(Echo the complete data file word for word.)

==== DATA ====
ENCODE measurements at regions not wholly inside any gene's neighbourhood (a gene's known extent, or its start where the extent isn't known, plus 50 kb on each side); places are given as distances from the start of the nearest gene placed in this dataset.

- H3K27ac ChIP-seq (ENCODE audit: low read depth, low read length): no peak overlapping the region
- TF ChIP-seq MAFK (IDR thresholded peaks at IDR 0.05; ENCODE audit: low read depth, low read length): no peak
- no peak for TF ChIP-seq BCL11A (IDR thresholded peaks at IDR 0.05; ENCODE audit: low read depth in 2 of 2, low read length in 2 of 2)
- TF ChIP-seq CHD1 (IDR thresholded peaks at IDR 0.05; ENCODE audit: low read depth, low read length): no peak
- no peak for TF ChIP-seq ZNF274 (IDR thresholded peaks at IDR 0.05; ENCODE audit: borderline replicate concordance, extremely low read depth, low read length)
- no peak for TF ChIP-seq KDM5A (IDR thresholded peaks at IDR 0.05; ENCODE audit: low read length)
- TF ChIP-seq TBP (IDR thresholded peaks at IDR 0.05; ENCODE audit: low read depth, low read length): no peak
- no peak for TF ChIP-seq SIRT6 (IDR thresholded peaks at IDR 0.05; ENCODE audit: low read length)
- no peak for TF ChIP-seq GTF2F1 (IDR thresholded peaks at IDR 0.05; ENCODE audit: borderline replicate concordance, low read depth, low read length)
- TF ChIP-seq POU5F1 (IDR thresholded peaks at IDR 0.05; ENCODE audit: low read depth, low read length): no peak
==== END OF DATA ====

ENCODE measurements at regions not wholly inside any gene's neighbourhood (a gene's known extent, or its start where the extent isn't known, plus 50 kb on each side); places are given as distances from the start of the nearest gene placed in this dataset.

- H3K27ac ChIP-seq (ENCODE audit: low read depth, low read length): no peak overlapping the region
- TF ChIP-seq MAFK (IDR thresholded peaks at IDR 0.05; ENCODE audit: low read depth, low read length): no peak
- no peak for TF ChIP-seq BCL11A (IDR thresholded peaks at IDR 0.05; ENCODE audit: low read depth in 2 of 2, low read length in 2 of 2)
- TF ChIP-seq CHD1 (IDR thresholded peaks at IDR 0.05; ENCODE audit: low read depth, low read length): no peak
- no peak for TF ChIP-seq ZNF274 (IDR thresholded peaks at IDR 0.05; ENCODE audit: borderline replicate concordance, extremely low read depth, low read length)
- no peak for TF ChIP-seq KDM5A (IDR thresholded peaks at IDR 0.05; ENCODE audit: low read length)
- TF ChIP-seq TBP (IDR thresholded peaks at IDR 0.05; ENCODE audit: low read depth, low read length): no peak
- no peak for TF ChIP-seq SIRT6 (IDR thresholded peaks at IDR 0.05; ENCODE audit: low read length)
- no peak for TF ChIP-seq GTF2F1 (IDR thresholded peaks at IDR 0.05; ENCODE audit: borderline replicate concordance, low read depth, low read length)
- TF ChIP-seq POU5F1 (IDR thresholded peaks at IDR 0.05; ENCODE audit: low read depth, low read length): no peak